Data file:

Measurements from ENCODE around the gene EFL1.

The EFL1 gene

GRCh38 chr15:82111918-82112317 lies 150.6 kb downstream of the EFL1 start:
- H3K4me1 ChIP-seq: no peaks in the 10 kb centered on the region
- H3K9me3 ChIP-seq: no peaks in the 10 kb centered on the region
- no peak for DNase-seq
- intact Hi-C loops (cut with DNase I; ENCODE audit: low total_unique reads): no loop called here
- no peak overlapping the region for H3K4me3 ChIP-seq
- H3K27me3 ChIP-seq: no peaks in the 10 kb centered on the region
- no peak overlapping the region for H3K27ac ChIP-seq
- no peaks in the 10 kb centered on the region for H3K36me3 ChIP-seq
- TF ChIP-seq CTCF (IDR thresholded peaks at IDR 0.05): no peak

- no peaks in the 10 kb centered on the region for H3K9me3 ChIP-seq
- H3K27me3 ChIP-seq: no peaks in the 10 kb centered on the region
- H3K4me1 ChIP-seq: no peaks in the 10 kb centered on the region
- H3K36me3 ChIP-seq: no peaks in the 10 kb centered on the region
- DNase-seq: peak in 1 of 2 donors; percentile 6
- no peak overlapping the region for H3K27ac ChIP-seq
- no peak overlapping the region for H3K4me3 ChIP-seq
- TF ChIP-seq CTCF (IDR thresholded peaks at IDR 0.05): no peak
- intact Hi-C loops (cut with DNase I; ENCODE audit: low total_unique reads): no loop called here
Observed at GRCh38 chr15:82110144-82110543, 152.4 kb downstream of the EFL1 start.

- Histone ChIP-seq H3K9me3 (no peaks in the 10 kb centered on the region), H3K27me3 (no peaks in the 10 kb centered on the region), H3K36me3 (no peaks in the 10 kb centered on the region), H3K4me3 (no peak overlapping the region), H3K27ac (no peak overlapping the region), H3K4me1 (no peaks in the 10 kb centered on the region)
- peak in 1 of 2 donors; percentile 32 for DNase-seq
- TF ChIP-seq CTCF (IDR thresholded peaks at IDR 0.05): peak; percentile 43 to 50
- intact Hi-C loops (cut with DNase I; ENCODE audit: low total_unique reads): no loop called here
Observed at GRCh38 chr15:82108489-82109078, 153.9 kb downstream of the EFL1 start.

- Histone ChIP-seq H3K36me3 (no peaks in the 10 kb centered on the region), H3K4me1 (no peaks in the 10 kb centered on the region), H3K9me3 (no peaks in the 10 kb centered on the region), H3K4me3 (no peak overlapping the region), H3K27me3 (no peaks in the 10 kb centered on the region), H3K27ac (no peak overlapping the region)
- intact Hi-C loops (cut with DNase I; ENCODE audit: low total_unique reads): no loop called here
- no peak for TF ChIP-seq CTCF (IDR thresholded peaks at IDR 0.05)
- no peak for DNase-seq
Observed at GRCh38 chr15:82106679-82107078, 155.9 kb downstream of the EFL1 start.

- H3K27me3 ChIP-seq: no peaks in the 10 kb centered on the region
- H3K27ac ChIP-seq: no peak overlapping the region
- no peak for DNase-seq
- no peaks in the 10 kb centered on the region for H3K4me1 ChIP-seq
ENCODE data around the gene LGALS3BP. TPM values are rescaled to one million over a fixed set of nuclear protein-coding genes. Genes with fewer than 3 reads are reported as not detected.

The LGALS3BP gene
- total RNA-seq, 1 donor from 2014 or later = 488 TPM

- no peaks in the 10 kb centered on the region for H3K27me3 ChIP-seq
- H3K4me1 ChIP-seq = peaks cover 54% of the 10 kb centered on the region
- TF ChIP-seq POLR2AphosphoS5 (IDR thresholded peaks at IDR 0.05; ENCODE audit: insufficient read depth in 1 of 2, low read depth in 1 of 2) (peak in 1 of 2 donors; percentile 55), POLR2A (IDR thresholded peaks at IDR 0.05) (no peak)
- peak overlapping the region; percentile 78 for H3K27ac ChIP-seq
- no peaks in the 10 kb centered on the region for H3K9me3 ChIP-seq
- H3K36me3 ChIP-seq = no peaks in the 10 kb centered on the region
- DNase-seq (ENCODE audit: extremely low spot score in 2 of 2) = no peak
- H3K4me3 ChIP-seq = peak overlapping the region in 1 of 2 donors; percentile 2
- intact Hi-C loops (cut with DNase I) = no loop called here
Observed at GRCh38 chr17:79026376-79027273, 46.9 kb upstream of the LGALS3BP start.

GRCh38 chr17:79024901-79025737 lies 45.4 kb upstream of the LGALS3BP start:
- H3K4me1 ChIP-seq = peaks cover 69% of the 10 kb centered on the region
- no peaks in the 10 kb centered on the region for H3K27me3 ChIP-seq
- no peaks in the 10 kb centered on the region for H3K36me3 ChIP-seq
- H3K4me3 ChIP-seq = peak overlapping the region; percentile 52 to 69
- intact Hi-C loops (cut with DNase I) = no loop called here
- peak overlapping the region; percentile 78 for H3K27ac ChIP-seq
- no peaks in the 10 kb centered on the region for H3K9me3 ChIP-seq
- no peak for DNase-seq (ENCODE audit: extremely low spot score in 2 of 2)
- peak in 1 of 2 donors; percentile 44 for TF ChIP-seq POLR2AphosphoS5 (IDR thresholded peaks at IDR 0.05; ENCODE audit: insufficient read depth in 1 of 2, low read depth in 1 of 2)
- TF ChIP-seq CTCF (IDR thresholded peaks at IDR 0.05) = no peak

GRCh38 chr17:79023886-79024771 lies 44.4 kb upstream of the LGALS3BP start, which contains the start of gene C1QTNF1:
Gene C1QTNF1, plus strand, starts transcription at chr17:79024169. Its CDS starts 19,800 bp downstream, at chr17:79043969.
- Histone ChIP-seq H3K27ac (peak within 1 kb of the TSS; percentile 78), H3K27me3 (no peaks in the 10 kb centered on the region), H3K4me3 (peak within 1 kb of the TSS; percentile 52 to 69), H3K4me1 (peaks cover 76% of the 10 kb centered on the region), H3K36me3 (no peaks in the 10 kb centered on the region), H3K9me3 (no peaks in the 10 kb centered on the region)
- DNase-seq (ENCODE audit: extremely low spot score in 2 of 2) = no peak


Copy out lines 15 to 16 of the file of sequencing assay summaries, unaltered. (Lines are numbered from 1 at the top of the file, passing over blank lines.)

- H3K4me1 ChIP-seq: no peaks in the 10 kb centered on the region
- H3K36me3 ChIP-seq: no peaks in the 10 kb centered on the region